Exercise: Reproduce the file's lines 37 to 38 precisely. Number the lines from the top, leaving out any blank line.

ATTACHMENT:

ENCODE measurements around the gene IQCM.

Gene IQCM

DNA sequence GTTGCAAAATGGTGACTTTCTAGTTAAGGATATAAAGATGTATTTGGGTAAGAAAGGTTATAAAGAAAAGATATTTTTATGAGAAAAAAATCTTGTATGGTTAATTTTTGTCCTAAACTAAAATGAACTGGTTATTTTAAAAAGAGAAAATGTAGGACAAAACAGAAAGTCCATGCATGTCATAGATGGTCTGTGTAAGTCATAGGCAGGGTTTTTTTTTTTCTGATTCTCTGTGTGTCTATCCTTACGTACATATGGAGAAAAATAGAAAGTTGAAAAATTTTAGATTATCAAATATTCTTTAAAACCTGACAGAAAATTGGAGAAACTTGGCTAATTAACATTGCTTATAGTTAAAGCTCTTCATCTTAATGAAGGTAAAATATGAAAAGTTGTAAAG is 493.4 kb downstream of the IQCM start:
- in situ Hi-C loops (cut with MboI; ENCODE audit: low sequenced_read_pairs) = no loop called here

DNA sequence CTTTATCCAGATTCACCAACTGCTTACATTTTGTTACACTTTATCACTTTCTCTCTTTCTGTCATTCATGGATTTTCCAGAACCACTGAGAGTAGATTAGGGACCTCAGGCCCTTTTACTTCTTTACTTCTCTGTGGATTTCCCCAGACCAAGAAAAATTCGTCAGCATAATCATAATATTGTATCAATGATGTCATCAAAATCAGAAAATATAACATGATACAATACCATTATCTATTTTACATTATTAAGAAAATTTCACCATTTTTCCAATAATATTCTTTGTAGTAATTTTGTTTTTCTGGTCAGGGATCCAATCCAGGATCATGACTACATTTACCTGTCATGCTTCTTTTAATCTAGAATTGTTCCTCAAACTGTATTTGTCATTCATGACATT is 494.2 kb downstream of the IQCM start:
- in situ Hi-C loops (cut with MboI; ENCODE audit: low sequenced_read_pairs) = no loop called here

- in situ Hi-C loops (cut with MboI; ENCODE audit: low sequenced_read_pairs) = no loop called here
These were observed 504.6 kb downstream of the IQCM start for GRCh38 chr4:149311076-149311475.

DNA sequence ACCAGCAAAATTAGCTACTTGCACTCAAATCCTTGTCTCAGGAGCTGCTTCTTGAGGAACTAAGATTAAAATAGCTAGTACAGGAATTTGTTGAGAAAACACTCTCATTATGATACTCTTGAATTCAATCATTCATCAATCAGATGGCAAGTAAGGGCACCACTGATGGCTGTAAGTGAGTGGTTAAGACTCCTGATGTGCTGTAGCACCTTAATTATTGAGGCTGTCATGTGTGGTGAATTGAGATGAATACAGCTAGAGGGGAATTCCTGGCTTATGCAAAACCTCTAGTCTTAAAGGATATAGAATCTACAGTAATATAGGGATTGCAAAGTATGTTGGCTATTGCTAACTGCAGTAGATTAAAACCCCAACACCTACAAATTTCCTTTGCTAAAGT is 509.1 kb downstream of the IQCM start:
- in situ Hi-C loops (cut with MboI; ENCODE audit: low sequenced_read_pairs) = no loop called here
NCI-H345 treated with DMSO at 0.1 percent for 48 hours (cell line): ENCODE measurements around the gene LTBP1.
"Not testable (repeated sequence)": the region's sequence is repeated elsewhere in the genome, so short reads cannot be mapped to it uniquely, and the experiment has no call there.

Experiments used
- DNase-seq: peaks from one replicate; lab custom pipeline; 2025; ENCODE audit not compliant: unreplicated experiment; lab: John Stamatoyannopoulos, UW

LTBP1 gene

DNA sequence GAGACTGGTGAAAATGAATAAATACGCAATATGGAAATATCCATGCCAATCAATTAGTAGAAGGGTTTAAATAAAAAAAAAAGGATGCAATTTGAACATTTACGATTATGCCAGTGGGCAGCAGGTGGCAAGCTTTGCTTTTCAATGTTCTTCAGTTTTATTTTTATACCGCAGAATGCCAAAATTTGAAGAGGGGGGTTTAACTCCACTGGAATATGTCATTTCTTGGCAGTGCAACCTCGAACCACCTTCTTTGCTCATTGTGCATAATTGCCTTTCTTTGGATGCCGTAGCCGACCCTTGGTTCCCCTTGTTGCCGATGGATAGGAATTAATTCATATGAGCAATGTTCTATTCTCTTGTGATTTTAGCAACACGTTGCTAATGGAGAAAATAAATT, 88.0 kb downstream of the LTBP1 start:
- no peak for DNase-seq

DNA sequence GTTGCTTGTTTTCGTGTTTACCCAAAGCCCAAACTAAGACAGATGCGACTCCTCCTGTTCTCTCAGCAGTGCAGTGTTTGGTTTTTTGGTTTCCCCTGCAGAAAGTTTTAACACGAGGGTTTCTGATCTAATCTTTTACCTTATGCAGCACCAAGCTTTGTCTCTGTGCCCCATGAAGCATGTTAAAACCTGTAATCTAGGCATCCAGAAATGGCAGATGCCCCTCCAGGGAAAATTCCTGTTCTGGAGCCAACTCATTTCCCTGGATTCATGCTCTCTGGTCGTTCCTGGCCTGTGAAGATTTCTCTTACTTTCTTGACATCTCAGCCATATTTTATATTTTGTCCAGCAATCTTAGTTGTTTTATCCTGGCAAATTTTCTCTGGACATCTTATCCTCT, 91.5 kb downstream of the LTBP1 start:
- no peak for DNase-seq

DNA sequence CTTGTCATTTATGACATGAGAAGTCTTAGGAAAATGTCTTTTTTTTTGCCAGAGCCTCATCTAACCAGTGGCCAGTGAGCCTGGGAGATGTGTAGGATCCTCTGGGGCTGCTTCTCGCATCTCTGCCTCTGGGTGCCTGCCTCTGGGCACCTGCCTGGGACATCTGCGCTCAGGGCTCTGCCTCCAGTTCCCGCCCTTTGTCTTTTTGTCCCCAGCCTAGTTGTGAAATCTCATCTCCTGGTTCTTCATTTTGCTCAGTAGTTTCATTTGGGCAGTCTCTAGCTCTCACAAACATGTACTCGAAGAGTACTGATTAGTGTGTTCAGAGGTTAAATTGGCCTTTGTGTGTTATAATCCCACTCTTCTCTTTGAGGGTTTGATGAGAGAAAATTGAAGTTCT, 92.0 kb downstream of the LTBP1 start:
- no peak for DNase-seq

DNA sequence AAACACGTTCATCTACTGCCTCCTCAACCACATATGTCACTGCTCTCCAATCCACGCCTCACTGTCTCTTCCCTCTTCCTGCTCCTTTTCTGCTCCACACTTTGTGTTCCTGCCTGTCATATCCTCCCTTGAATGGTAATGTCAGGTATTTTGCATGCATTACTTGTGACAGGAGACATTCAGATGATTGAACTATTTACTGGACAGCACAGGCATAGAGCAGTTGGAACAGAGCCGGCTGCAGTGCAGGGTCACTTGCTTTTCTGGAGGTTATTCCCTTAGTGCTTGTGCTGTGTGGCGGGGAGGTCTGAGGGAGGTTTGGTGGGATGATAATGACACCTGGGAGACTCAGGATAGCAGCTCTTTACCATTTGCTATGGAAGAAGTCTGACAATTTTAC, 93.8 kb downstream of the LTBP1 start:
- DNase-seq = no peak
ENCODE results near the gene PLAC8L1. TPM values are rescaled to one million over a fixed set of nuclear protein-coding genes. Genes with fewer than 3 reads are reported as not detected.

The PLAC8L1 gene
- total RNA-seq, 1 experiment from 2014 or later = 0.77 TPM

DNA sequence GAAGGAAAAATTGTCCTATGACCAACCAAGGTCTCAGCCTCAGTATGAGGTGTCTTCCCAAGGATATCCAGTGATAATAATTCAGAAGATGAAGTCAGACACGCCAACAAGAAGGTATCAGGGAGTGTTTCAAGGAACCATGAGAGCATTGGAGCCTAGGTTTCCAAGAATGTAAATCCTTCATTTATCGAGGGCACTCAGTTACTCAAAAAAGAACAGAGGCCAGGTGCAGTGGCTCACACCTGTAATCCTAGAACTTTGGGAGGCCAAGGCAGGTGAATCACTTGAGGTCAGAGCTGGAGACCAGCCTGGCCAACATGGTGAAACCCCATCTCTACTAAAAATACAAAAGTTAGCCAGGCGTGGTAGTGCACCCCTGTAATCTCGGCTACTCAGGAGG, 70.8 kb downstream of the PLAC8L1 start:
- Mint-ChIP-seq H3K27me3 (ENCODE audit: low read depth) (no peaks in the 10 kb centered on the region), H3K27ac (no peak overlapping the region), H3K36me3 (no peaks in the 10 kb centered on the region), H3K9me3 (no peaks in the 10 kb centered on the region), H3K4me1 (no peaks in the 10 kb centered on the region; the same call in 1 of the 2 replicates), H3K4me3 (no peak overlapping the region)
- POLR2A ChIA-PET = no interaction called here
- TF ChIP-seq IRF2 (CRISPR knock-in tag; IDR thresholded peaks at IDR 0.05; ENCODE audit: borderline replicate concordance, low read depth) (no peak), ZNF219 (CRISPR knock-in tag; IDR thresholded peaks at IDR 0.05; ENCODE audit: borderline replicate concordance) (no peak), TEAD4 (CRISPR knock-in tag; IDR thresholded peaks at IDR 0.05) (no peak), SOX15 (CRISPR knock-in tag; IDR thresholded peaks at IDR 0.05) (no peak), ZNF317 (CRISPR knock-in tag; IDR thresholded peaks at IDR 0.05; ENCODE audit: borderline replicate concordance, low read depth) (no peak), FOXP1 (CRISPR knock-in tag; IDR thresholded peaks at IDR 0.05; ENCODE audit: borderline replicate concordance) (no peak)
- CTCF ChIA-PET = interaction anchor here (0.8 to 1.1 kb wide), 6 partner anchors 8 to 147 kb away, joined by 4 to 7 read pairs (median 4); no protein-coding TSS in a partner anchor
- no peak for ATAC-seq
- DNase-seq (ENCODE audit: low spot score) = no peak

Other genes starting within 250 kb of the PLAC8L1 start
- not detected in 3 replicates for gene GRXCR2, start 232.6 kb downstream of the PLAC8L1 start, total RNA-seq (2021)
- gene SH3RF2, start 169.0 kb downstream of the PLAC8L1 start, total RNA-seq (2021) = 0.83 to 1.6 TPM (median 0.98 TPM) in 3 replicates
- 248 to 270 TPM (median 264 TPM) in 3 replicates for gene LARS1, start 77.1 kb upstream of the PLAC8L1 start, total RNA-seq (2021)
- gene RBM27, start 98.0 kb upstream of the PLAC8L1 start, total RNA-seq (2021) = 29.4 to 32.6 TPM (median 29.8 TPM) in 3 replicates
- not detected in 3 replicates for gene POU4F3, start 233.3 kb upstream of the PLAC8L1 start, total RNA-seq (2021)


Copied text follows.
- 248 to 270 TPM (median 264 TPM) in 3 replicates for gene LARS1, start 77.1 kb upstream of the PLAC8L1 start, total RNA-seq (2021)
- gene RBM27, start 98.0 kb upstream of the PLAC8L1 start, total RNA-seq (2021) = 29.4 to 32.6 TPM (median 29.8 TPM) in 3 replicates